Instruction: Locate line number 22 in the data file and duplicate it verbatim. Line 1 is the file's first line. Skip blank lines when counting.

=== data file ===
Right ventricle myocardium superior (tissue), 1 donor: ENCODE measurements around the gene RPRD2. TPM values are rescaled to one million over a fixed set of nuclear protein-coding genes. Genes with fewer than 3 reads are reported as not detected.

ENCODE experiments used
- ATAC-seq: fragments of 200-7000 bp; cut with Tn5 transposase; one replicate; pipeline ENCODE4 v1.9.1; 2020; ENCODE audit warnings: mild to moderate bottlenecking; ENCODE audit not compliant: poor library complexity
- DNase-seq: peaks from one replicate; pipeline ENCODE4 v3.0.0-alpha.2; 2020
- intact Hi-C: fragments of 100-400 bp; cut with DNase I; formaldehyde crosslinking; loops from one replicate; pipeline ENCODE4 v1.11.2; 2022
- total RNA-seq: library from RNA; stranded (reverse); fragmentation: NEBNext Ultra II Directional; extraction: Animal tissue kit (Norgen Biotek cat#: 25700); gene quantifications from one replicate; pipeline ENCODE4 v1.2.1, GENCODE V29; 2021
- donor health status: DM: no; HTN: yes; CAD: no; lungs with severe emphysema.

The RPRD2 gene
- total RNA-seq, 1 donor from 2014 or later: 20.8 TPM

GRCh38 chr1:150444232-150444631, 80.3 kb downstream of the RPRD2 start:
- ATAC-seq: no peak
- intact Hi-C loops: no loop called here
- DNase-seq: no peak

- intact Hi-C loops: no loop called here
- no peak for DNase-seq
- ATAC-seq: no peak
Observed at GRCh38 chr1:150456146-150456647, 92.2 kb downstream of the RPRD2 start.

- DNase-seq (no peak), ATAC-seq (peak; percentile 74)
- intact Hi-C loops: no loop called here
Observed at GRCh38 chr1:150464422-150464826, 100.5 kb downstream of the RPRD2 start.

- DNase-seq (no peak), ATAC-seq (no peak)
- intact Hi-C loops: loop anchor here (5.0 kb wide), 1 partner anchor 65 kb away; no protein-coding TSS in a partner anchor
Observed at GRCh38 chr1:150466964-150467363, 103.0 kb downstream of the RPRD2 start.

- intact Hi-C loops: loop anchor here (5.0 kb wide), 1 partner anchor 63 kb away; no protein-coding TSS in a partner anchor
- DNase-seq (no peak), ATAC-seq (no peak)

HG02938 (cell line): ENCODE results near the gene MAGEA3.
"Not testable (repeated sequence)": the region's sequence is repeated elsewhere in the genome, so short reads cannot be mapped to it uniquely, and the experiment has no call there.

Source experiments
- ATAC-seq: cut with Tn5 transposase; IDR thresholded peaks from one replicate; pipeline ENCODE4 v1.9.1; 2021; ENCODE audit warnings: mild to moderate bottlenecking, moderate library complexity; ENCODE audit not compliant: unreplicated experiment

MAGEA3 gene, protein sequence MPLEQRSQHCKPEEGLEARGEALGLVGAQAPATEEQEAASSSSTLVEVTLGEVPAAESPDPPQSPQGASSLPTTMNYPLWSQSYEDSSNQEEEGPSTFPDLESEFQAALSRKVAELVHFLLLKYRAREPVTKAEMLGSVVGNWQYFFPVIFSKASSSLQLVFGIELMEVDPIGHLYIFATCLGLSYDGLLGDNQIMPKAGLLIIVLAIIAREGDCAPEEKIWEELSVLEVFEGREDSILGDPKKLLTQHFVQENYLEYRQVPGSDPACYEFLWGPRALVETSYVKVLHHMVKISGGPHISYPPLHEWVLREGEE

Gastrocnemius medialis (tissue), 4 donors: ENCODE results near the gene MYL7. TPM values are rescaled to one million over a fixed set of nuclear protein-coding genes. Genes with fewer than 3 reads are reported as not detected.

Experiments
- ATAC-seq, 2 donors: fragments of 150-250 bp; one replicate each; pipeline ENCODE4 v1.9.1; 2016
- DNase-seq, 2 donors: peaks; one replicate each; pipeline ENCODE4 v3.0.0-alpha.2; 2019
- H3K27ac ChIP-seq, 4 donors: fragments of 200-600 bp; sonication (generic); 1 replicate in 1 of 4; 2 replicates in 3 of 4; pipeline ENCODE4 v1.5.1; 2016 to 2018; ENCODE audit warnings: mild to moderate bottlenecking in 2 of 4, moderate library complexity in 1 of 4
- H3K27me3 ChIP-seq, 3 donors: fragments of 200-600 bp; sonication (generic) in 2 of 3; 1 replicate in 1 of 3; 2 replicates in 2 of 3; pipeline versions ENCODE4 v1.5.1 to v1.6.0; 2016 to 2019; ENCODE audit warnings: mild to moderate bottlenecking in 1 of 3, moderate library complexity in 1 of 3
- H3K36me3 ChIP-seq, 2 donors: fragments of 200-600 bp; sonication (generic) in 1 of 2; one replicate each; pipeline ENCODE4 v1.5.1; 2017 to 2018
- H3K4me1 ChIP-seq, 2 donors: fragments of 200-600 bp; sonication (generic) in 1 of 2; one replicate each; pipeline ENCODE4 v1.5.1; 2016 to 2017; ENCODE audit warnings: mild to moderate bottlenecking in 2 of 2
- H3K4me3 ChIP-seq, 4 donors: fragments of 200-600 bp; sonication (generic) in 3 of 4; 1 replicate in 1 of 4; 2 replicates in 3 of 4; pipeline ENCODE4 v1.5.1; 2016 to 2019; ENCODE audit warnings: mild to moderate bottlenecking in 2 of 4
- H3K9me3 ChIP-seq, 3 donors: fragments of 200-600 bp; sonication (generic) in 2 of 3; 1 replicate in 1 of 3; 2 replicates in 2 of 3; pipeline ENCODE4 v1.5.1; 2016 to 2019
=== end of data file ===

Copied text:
- intact Hi-C loops: loop anchor here (5.0 kb wide), 1 partner anchor 65 kb away; no protein-coding TSS in a partner anchor